It wasn’t my plan to have a C-section. As my pregnancy progressed, I focussed my research on ‘regular’ birth. I got the scoop on friends’ birth stories – every grisly detail – but didn’t talk to one person about their Caesarean.
I learned everything there was to know about breathing, pushing, epidurals, tearing, delayed cord clamping, skin-to-skin – but not once did I so much as Google the word “caesarean”.
I didn’t go in naïve – of course. I knew there was every possibility that at any given point, my birth plan would be hijacked and my hopes for a standard delivery would go out the window. I readily accepted that fact. What mattered most to me was the safe delivery of a healthy baby, whom I had been waiting nine long months to meet.
But five hours into my labour, when my baby began showing signs of distress and the decision was made to cut me open in order to get him out in a hurry, I realised that I was out of my depth.
My doctor attempted to quickly explain the basics, but here are some things that I wish I had known about my C-section:
1. The drugs can cause some strange reactions
As they wheeled me to the OR, the strangest thing happened. I began to feel very sleepy. Battling it hard, I thought, “No, I can’t fall asleep for the birth of my child. Who falls asleep for the birth of their child?!” Lots of women, it turns out. On top of the sleepiness, the epidural/spinal block can also cause severe shaking, spinal headaches (major ouch) and nausea.
2. It feels really freaking weird
Yep, you feel everything going on down there. It doesn’t hurt, but there is a lot of pressure and tugging, especially when it comes time for your precious bundle to be yanked from your body. Throughout the procedure, my doctor explained everything that I would feel, and that definitely helped – but there are very few times in life when you will feel hands inside your body, jostling your internal organs about, so not much can really lessen the weird-factor.
3. You find new positions to do, well, just about everything
Much in the same way that you had to discover a new way of getting out of a chair without utilising your suddenly-useless core muscles toward your third trimester (push off with your arms, ladies!), you’ll find yourself seeking new approaches to all kinds of basic movements and functions in the early days of your C-section recovery. These may include, but are not limited to, your sleeping position, your sitting-on-the-couch position, your bending-over-to-pick-something-up (you know, like a 4kg helpless newborn) position, and your walking-up-the-stairs position. The early days of recovery are painful, and it feels like your organs are going to tumble out if you make a wrong move. But they won’t, I promise!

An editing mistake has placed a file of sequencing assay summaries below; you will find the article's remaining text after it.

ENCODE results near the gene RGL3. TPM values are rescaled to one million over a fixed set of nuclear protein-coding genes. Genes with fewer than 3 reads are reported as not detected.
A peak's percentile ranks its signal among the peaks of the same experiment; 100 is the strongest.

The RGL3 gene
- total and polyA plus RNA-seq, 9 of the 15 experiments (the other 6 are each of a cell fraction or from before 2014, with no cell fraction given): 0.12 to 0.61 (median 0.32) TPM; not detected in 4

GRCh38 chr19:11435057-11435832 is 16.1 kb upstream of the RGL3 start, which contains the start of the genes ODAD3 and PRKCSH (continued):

4. You end up with weird numb patches
Once your incision has healed, you will probably notice some numbness in the surrounding area. This is because of all the nerves that are cut during the procedure, and it may be some time before you regain feeling on those patches of skin. In some cases, the nerves may never heal. Luckily this isn’t something that will affect you day-to-day, except when you find yourself with an itch you just can’t scratch!
5. It might affect the boobie bar
Medically speaking, C-sections are a fantastic option that have made a safe birthing experience possible for mothers and babies that may otherwise end up in life-threatening situations. However, that doesn’t change the fact that our bodies weren’t designed to eject babies in this way. The act of pushing a baby down the birth canal actually lets your body know that it’s time to release some post-pregnancy hormones, including those that kick-start milk production. Unfortunately when you have a C-section, your body doesn’t always get the message, and these hormones may be affected or delayed. It’s common after a C-section for your milk to take longer to come in. Luckily for those who are wanting to breastfeed but struggling with their supply, there are medications and natural supplements available. Of course, any issues with breastfeeding are best discussed with a qualified lactation consultant as soon as possible after the birth.
6. You should wait before re-opening the baby factory
Hoping for Irish twins? Back-to-back bubs in consecutive years? You may need to reconsider your plans. Most doctors recommend leaving a gap of two years between your C-section birth and the next one. This is because there is an increased chance of uterine rupture if the body isn’t 100% healed. A quick Google search of “Help! I’m pregnant four months after my C-section!” will introduce you to a bevy of women posting in parenting forums who didn’t wait (whether by choice or by accident!), and were perfectly fine. But it’s always best to take your doctor’s advice, and not that of a stranger online.
P.S. Enjoy explaining that two-year gap to every well-meaning person who nudges you once your baby hits six months old, and asks with a wink, “So, when’s the next one?”
Personally, my fingers are crossed for a VBAC (vaginal birth after Caesarean) next time, but the C-section is no longer a big scary mystery. I know that if it comes down to it again, I will be just fine.
So whether you’ve got a C-section looming on the horizon, or you’re doing your research just-in-case, I wish you luck, mama. You’ve got this.